From love to death
Across the world tens of thousands of women and girls are being loved to death.
Take a wide angle snapshot of these deaths and violent assaults and they become a recitation of women attacked in desperate circumstances.
Strangulations, often with everyday implements such as rolling pins and dog leads, frightening acid attacks, shootings, burnings, are just some of the ways women are murdered and scarred globally.
Despite only one in five global murders being female, the stories of their deaths are radically different to male murders. Men are most often killed by strangers.
The reverse is disastrously true for women. One of the singularly most dangerous places for a woman is the family home.
A woman’s most dangerous antagonist is not the serial killer, or the criminal opportunist, or the random murderer, but their intimate partner, or another family member.
In 2012, 43,600 women were killed by an intimate partner or a family member. This is an average of some 119 women killed globally every single day of the year or one every 12 minutes.
It follows that the story of women’s murder is not one of guns and knives in the hands of strangers, but of brutal betrayal to both marriage vows and social mores. It is the tale of how close partners turn from love to vicious murder.
Figures bear this out. Sixty per cent of homicide victims are female where the intimate partner or family member is the perpetrator. Even more disturbing, 78 per cent of all intimate partner homicide victims are female.
If this is the situation, what can be done? Last year, the world was given a target.
The target comes from the adoption of the 2030 Sustainable Development Agenda and calls for the elimination of all forms of violence against women and girls, including trafficking and sexual and other types of exploitation. Reductions in all forms of violence and related death rates are also sought.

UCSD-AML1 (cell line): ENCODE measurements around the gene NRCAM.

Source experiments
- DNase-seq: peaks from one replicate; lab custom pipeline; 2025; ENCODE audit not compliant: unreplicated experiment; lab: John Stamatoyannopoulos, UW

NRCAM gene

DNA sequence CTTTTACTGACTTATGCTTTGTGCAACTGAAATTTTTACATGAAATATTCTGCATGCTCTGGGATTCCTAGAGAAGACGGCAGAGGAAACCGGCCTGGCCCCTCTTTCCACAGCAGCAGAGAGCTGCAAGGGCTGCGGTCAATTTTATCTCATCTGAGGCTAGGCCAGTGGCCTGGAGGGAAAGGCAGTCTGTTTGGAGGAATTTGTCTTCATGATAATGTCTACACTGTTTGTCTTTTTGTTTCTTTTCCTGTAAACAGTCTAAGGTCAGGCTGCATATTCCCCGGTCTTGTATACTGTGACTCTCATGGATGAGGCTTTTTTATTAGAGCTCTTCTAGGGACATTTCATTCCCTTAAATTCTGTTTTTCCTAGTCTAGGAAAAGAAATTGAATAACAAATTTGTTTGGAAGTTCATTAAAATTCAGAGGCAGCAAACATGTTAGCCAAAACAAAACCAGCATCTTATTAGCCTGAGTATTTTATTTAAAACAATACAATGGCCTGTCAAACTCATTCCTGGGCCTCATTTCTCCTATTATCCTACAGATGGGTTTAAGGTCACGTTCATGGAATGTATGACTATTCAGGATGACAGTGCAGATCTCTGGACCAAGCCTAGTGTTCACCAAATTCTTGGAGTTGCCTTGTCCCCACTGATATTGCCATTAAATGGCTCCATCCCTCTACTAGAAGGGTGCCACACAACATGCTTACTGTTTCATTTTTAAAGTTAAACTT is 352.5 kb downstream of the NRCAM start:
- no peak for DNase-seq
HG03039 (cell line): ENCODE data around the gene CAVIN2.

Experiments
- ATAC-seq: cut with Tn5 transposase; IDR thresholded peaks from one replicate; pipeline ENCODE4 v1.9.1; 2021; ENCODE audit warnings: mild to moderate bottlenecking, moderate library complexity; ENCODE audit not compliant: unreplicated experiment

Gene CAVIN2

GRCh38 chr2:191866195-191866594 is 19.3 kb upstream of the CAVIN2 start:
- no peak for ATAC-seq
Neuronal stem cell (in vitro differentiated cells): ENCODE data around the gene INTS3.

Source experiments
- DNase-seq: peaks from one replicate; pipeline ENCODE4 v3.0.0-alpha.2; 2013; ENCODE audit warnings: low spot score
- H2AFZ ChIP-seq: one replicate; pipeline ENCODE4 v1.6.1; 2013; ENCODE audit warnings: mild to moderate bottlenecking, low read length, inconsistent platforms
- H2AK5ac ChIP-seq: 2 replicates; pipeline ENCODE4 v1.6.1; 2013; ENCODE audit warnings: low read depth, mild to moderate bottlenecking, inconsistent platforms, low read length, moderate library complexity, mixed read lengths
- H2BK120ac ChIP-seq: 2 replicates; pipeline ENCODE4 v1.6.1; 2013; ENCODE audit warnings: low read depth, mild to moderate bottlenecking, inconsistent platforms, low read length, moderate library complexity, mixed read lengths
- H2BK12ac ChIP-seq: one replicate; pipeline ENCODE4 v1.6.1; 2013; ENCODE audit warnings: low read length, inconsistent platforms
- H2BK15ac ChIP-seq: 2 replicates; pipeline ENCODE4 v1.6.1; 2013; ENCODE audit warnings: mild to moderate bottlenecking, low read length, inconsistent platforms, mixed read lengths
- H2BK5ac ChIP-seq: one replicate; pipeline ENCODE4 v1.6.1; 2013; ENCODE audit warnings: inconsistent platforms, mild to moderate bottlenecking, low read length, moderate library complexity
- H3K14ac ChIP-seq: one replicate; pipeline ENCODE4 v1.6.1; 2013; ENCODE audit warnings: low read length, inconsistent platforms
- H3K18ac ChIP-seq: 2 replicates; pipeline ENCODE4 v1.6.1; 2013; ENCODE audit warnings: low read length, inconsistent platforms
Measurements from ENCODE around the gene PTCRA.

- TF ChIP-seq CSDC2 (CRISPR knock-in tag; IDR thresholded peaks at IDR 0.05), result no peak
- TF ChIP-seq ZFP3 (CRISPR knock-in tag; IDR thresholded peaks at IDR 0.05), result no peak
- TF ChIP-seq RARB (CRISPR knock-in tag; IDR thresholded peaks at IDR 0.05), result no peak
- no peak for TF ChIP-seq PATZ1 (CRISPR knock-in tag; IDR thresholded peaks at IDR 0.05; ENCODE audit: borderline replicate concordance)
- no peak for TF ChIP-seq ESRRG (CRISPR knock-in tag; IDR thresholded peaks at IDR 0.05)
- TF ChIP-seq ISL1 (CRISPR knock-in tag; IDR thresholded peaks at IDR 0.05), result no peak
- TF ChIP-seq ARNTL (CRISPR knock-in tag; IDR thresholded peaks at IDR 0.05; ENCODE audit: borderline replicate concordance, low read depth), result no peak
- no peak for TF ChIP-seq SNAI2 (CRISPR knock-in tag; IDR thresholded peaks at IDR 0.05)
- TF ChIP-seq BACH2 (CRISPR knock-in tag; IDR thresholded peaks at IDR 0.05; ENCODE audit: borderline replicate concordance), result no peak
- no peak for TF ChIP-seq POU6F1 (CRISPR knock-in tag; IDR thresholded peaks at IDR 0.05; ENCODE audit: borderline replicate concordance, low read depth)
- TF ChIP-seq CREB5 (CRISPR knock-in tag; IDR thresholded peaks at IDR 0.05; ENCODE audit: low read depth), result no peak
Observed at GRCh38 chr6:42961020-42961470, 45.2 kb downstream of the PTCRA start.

Our work is united by a single intractable truth: despite fluctuating homicide rates, whether living north or south, east or west, the killings of women by intimate partners exists at similar levels in all the world’s regions.
In Europe, in Asia, in North America, we all have a stake in this struggle. But there needs to be a fundamental sea change in the way we view this crime.
These figures reveal a battlefield; one where the war front is also the home front—a conflict played out in the residences and private places of all our societies.
From the first responder to the judges and on to the legislators, the murders of women and girls must be taken seriously.
No allowances should be made. We cannot stand by while women and girls are murdered in places that should be safe and secure.
Gender is key. The growing recognition that there is glaring inequality will hopefully introduce more women into leading roles within our societies, but it can also help change ossified opinions and calcified perceptions.
The International Day for the Elimination of Violence Against Women is the day for saying no more to this deadly plague that tars all our societies, but we cannot stop there.
Words have to become solid deeds. Solid deeds must lead to lives saved. We are losing thousands of women and girls every year.
Each death forms part of a river of misery and suffering that flows from generation to generation. We must all strive to pass on something positive to those who follow. The lives of women and girls, indeed all lives, must be respected and cherished.
By Yury Fedotov, Executive Director, UN Office on Drugs and Crime